Last night, after a passably entertaining episode of American Idol, came the series premiere of Fox's sleazy new game show The Moment of Truth, on which average, ordinary people are connected to a polygraph machine and exposed as the philandering, tax-dodging, latently racist, elderly-hating, gambling-addicted lovers of Internet pornography that they truly are — all for the chance to win $500,000! Commercials for Truth have set expectations high (especially in our apartment), promising that each contestant will be asked 21 hilarious questions like "Have you ever thought that your boyfriend, Jeff, might be gay?," "Have you ever been paid for sex?," and "Have you ever had sexual relations with my sister?"
So, how was last night's episode? A huge bust, for a few reasons. First, it turns out the lie-detector tests actually take place before the show is taped, so what we see is people re-answering uncomfortable questions they've already been asked. Even so, this doesn't stop producers from inserting long, unnecessary dramatic pauses between their answers and the reaction from Truth's omnipotent female robot voice, who confirms or denies their honesty. Also, we're not told how far in advance the polygraphs happen, so one assumes that contestants have already come clean about their tests to their wives or husbands, who watch in mock surprise from a side stage in the hope that their spouse will own up to infidelity, just so they can win the cash prize.
The bigger problem, though, is the contestants themselves. If American Idol has taught us anything — and surely it hasn't — it's that regular people are really boring. Last night, we met Tigh, a married personal trainer who came clean about looking at other men's privates in the locker-room shower but lied about having "touched clients more than was necessary," costing him (and his wife, who didn't seem all that upset) $100,000. Next up was George, a divorced marketing manager who admitted to a gambling addiction and wearing a toupee. Zzzzzzzz. Being weaned on awesome reality shows like Joe Millionaire and Temptation Island (both also featuring classy Truth host Mark L. Walberg, coincidentally), we're really not interested unless someone confesses to cheating, cross-dressing, or murder. And even then, it had better be first-degree murder.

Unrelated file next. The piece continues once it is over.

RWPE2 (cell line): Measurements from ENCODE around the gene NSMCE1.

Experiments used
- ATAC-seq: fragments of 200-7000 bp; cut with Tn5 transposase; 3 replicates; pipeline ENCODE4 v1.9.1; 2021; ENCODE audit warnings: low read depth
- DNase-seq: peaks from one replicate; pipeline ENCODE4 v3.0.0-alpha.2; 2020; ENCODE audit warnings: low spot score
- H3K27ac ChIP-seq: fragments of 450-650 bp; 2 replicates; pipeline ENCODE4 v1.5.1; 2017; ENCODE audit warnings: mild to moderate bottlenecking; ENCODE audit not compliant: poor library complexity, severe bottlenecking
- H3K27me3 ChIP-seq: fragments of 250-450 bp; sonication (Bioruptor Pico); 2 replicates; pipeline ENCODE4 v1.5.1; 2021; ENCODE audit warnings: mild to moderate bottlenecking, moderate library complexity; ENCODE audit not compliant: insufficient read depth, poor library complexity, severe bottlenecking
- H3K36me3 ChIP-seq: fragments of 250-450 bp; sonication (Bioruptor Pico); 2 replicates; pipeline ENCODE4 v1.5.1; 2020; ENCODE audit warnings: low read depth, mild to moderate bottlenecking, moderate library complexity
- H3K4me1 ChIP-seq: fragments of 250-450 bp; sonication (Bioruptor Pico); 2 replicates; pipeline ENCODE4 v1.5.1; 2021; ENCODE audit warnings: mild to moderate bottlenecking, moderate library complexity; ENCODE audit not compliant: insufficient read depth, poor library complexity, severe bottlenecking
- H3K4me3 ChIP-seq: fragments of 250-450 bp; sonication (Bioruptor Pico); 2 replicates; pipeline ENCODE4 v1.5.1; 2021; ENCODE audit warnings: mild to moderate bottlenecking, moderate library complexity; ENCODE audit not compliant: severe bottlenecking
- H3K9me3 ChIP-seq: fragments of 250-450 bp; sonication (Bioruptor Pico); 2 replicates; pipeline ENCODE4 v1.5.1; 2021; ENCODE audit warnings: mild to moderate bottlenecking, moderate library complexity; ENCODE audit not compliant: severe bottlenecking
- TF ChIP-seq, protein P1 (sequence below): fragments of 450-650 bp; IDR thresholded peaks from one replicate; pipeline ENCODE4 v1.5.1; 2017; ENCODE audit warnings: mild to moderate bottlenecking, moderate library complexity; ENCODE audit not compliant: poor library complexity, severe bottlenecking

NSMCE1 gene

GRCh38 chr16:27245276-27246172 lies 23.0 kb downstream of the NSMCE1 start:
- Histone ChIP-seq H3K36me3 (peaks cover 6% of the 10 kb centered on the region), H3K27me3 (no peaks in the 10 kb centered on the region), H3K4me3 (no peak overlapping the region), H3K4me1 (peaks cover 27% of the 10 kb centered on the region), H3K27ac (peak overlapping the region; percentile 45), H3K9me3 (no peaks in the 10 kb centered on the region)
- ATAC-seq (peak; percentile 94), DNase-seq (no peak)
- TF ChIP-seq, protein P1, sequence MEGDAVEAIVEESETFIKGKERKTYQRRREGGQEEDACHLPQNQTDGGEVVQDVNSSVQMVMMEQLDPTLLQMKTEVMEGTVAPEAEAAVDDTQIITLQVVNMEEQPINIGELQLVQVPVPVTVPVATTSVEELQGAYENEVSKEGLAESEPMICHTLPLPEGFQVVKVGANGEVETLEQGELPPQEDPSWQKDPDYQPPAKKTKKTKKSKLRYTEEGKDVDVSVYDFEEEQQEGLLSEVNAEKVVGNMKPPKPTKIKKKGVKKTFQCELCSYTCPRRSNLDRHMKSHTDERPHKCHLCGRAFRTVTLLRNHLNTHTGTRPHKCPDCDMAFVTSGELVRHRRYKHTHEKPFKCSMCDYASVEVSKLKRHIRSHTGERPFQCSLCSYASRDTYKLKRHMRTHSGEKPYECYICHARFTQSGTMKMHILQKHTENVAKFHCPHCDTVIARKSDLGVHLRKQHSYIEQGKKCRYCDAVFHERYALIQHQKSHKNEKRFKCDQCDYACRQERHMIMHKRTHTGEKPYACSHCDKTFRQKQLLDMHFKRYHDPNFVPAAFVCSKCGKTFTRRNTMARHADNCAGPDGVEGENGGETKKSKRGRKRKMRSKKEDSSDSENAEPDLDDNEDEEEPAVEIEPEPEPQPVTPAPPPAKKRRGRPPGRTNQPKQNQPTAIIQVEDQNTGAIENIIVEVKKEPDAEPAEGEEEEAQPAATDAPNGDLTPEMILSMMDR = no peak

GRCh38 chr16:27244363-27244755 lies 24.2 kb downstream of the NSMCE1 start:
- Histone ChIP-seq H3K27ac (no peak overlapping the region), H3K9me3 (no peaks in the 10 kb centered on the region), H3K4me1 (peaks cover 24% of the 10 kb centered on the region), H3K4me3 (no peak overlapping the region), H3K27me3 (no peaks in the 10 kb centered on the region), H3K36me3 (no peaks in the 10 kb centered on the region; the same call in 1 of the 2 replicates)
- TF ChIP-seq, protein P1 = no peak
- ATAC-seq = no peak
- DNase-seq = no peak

Fortunately, we've got an idea. The way to fix The Moment of Truth is with famous people. Never before in the history of reality television has a show begged for a celebrity edition more than Truth does. Ordinary people are dull; the one thing that could help this show reach its full potential (with its current, flawed template, anyway) is debauched, down-on-their-luck celebrities with outrageous things to confess. Corey Feldman would probably agree to appear, and he's been to Michael Jackson's house — we bet some interesting things have happened there. Stephen Baldwin's career is in free fall, and he's probably got a few funny stories about Alec. And, oh, the yes-or-no questions we'd love to ask Wilmer Valderrama. Make it happen, Fox!